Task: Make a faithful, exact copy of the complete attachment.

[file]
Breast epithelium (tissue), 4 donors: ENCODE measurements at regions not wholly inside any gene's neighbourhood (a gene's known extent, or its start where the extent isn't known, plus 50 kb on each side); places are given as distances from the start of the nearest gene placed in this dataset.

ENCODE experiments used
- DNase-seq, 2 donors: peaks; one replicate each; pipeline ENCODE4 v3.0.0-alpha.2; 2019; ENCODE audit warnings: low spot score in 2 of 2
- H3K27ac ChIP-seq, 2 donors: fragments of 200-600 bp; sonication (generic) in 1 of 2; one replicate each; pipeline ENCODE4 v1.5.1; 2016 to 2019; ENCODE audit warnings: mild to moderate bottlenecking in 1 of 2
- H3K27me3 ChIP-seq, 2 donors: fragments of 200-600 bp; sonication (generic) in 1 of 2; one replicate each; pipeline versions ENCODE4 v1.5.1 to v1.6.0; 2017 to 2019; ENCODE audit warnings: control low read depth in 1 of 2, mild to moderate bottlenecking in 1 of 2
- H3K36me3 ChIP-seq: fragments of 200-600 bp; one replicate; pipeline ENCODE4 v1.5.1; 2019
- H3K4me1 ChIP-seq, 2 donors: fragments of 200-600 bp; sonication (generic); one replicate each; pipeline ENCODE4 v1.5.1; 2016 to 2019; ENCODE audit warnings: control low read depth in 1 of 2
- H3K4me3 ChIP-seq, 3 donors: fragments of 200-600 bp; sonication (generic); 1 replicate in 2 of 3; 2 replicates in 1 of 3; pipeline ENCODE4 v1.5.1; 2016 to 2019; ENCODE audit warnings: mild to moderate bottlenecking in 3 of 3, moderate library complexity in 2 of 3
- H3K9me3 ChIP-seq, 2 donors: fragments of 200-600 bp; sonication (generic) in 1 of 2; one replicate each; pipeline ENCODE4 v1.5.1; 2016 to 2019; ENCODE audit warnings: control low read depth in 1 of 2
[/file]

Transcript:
Breast epithelium (tissue), 4 donors: ENCODE measurements at regions not wholly inside any gene's neighbourhood (a gene's known extent, or its start where the extent isn't known, plus 50 kb on each side); places are given as distances from the start of the nearest gene placed in this dataset.

ENCODE experiments used
- DNase-seq, 2 donors: peaks; one replicate each; pipeline ENCODE4 v3.0.0-alpha.2; 2019; ENCODE audit warnings: low spot score in 2 of 2
- H3K27ac ChIP-seq, 2 donors: fragments of 200-600 bp; sonication (generic) in 1 of 2; one replicate each; pipeline ENCODE4 v1.5.1; 2016 to 2019; ENCODE audit warnings: mild to moderate bottlenecking in 1 of 2
- H3K27me3 ChIP-seq, 2 donors: fragments of 200-600 bp; sonication (generic) in 1 of 2; one replicate each; pipeline versions ENCODE4 v1.5.1 to v1.6.0; 2017 to 2019; ENCODE audit warnings: control low read depth in 1 of 2, mild to moderate bottlenecking in 1 of 2
- H3K36me3 ChIP-seq: fragments of 200-600 bp; one replicate; pipeline ENCODE4 v1.5.1; 2019
- H3K4me1 ChIP-seq, 2 donors: fragments of 200-600 bp; sonication (generic); one replicate each; pipeline ENCODE4 v1.5.1; 2016 to 2019; ENCODE audit warnings: control low read depth in 1 of 2
- H3K4me3 ChIP-seq, 3 donors: fragments of 200-600 bp; sonication (generic); 1 replicate in 2 of 3; 2 replicates in 1 of 3; pipeline ENCODE4 v1.5.1; 2016 to 2019; ENCODE audit warnings: mild to moderate bottlenecking in 3 of 3, moderate library complexity in 2 of 3
- H3K9me3 ChIP-seq, 2 donors: fragments of 200-600 bp; sonication (generic) in 1 of 2; one replicate each; pipeline ENCODE4 v1.5.1; 2016 to 2019; ENCODE audit warnings: control low read depth in 1 of 2